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Service Animals

Under the Federal Transit Administration, service animals are not limited to just guide dog; it may be any type of animal that has been trained to help an individual with disabilities. Permits and registration for the animal are not required, but bus operators may inquire about the tasks the animal has been trained to perform. The animal must be under the control of the handler at all times.

 

Therapy, comfort or emotional support animals are NOT considered service animals for the purpose of using transit, and therefore will be denied riding the bus.

 

Service animals will not be denied boarding because passengers fear the animal or are allergic to it. 

 

Owners may be asked to remove their service animal if it is not under their control or poses a direct threat to the health and safety of others. Service animals are extremely well-trained and familiar with working in public places.  Passengers need to avoid feeding or petting service animals because these animals are working and should not be distracted.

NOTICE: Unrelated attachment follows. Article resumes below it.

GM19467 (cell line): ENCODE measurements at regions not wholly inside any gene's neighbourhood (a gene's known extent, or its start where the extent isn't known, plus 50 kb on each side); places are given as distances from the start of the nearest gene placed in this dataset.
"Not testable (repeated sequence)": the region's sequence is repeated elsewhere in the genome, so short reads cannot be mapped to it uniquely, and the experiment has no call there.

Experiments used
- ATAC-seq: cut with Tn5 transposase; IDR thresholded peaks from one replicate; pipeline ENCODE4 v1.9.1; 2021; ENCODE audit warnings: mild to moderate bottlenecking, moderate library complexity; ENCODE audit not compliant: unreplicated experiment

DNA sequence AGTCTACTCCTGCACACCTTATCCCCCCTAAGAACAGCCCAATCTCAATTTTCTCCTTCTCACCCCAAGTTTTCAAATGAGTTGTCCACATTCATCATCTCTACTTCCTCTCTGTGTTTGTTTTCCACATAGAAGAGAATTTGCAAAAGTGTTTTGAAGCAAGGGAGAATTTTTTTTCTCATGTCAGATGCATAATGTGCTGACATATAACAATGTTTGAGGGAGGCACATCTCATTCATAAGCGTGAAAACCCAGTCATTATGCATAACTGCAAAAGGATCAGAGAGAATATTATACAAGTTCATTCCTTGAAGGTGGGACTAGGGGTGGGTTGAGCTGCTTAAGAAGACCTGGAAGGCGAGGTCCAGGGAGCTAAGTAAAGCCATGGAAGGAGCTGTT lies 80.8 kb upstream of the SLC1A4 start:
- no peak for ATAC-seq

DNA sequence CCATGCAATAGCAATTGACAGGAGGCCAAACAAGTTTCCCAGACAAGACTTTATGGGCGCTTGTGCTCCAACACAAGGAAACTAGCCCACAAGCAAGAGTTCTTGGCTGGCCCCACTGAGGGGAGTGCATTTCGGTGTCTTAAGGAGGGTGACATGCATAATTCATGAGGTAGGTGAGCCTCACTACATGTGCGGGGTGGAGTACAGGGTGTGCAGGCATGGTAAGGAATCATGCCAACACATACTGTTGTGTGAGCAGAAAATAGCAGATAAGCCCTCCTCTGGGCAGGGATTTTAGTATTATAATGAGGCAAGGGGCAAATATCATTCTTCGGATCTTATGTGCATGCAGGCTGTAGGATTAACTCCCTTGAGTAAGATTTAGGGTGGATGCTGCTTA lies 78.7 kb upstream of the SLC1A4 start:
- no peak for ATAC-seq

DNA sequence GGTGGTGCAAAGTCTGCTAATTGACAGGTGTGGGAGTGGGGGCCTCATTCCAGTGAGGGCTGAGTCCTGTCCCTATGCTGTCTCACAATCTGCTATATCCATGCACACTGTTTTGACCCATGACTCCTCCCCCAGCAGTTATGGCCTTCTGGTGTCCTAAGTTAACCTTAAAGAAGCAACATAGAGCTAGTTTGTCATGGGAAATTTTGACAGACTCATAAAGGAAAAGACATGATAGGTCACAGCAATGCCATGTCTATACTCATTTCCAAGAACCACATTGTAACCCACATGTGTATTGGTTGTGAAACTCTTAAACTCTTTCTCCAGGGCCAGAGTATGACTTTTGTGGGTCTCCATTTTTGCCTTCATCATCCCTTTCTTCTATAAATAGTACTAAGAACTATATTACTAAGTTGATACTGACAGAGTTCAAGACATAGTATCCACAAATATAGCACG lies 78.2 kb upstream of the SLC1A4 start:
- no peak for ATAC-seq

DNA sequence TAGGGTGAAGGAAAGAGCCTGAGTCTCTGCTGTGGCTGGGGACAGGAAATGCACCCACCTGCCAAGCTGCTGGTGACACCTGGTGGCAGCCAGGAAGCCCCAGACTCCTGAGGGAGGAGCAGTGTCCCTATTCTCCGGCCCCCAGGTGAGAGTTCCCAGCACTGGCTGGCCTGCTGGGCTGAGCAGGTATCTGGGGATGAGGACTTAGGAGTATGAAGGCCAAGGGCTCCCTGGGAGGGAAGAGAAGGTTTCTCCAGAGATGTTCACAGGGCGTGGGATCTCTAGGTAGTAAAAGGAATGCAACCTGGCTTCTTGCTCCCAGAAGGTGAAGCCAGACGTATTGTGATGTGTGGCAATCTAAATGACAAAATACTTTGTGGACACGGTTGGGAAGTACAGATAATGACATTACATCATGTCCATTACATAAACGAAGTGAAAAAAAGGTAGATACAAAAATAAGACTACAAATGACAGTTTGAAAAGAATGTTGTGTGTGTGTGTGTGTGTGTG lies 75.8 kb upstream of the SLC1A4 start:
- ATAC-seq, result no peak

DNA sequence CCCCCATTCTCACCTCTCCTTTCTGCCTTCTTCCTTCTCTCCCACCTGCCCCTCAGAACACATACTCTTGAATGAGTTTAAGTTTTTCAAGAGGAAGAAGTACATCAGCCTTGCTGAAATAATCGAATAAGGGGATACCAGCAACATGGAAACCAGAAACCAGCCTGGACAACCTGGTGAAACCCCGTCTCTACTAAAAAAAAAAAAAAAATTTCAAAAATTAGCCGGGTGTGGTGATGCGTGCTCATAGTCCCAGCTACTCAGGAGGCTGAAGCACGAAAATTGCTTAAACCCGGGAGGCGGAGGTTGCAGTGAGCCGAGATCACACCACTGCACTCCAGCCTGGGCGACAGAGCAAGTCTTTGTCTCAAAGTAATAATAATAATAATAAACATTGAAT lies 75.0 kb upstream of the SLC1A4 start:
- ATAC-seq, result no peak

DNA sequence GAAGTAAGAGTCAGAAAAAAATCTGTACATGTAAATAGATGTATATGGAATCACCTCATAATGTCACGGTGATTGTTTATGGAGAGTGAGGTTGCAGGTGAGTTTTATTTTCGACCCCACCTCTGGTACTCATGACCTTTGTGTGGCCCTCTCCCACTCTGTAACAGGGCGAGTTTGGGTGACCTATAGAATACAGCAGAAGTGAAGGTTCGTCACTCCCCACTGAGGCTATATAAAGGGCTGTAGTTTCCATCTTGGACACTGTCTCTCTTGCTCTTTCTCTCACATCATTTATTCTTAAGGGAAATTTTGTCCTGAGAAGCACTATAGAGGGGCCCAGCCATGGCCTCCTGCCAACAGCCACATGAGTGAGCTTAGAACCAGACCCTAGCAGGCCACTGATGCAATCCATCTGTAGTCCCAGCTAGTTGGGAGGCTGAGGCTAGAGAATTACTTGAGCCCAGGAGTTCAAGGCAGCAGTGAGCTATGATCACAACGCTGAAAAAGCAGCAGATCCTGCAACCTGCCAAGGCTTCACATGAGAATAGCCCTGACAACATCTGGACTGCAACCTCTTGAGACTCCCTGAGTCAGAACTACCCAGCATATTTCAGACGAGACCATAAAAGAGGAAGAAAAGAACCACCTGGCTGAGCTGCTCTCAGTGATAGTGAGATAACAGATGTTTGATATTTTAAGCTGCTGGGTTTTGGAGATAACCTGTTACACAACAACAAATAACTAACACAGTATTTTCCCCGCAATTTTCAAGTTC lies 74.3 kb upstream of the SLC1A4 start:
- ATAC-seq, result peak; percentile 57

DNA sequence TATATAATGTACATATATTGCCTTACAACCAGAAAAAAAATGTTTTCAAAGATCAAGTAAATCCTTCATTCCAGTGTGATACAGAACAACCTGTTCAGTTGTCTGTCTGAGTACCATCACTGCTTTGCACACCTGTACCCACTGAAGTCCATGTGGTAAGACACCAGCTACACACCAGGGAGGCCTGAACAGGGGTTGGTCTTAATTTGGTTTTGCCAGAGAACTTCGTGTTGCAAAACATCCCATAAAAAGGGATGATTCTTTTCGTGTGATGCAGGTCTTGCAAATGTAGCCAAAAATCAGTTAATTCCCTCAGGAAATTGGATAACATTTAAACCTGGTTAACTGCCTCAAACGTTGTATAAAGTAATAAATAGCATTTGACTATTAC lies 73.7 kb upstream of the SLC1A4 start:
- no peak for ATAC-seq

There are basic standards service animals need to follow:

  • The animal must remain under the handler’s control at all times.

  • Animals should not solicit attention or annoy the public (i.e. steal food, defecate or bark).

  • Must be clean and well-groomed.

  • Remains quietly beside handler on the floor or in their lap, does not block aisle or sit in seats.

  • Does not show aggression toward other animals or passengers.

  • Owners are responsible for any damage or mess caused by the animal.

 

For more information on ADA requirements for Service Animals, please refer to the U.S. Department of Justice Civil Rights Division at ada.gov.

Rider Suzanne with her Service Dog
Rider Marilyn with her Service Dog
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